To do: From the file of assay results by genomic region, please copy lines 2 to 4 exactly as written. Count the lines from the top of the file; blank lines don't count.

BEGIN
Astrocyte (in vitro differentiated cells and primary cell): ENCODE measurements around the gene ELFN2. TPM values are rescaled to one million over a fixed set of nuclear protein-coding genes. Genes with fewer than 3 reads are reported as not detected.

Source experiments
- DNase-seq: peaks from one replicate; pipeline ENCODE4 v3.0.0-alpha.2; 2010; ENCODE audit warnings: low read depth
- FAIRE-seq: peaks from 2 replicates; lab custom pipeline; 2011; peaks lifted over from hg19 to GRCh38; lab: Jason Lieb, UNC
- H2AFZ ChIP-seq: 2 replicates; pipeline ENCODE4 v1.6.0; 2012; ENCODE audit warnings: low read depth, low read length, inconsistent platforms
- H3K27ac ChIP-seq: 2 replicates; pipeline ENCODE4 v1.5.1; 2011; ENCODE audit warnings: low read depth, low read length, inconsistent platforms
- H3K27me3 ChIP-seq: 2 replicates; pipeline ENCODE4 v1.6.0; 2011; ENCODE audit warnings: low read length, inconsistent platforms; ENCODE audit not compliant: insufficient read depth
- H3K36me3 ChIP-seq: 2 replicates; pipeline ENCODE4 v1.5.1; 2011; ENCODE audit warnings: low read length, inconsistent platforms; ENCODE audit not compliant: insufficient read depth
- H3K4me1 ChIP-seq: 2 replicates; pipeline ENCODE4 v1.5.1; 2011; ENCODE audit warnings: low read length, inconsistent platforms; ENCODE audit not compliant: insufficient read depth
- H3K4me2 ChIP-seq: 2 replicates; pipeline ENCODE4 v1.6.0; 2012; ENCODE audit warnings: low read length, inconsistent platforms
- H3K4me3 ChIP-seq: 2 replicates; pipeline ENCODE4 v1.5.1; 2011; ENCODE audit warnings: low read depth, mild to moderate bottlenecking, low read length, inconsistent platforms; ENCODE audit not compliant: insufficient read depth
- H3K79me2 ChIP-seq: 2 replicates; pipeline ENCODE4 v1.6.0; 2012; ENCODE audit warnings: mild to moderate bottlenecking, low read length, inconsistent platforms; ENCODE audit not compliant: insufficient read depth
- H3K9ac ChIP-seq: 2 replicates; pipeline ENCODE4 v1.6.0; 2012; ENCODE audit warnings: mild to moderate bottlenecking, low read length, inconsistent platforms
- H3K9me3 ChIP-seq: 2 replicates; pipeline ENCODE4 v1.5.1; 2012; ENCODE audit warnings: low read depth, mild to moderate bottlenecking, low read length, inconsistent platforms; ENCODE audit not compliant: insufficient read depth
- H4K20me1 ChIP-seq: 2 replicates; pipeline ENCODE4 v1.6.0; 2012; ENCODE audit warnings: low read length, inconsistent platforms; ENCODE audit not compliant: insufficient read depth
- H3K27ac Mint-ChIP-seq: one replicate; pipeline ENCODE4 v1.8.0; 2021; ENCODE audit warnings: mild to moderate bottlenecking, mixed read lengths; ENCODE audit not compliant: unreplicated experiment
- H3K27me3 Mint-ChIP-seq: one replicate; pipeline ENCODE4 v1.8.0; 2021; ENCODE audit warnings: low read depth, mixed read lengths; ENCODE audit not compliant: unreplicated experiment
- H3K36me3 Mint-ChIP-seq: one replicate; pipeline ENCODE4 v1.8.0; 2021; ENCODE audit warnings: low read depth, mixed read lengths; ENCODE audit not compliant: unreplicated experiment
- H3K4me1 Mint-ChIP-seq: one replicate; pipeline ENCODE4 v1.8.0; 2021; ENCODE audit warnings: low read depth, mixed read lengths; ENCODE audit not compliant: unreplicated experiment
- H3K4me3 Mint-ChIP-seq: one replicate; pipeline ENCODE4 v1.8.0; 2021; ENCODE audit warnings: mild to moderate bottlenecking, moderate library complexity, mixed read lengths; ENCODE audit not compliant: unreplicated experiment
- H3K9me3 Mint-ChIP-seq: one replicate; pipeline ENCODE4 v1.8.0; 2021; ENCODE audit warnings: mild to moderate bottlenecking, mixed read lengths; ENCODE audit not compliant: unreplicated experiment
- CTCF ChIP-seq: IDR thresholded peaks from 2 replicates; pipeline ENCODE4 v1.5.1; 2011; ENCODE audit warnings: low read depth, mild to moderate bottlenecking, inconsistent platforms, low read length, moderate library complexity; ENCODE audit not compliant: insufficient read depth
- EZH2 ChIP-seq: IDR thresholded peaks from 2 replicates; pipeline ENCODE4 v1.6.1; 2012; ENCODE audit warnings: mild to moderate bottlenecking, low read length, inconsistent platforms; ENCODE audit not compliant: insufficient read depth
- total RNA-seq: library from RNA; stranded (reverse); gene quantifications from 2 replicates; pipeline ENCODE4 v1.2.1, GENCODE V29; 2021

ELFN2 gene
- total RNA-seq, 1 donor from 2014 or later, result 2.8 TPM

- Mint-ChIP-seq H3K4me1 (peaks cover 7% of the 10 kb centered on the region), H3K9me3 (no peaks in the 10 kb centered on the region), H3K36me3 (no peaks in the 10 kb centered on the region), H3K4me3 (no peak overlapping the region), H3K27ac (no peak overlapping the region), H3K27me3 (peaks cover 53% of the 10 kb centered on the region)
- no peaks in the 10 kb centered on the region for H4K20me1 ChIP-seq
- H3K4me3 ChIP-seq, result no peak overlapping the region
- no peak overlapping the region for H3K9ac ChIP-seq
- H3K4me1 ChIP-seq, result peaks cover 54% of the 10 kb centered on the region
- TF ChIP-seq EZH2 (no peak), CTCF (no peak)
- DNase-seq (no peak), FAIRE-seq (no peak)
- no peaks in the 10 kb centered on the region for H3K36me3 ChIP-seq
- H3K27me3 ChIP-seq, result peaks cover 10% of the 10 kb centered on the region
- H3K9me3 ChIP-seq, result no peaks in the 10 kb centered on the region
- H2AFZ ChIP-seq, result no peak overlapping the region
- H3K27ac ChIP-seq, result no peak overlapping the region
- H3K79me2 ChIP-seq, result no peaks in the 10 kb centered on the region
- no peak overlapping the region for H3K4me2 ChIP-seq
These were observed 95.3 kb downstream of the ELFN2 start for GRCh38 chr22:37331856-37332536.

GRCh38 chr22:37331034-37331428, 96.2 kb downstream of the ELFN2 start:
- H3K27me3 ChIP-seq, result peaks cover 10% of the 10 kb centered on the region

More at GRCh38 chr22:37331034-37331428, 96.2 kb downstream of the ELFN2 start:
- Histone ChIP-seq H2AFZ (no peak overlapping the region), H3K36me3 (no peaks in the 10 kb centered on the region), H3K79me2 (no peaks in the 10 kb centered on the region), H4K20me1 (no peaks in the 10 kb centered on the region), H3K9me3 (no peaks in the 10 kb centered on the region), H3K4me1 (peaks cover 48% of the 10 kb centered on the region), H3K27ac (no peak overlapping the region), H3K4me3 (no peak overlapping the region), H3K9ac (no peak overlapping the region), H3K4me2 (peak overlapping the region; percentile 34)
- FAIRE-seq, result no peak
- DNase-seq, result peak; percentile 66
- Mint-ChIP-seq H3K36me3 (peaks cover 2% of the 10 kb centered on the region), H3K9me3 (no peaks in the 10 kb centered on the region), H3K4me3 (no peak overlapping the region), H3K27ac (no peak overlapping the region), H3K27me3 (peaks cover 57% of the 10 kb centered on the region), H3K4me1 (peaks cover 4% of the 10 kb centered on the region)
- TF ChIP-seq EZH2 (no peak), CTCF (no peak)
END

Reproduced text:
Source experiments
- DNase-seq: peaks from one replicate; pipeline ENCODE4 v3.0.0-alpha.2; 2010; ENCODE audit warnings: low read depth
- FAIRE-seq: peaks from 2 replicates; lab custom pipeline; 2011; peaks lifted over from hg19 to GRCh38; lab: Jason Lieb, UNC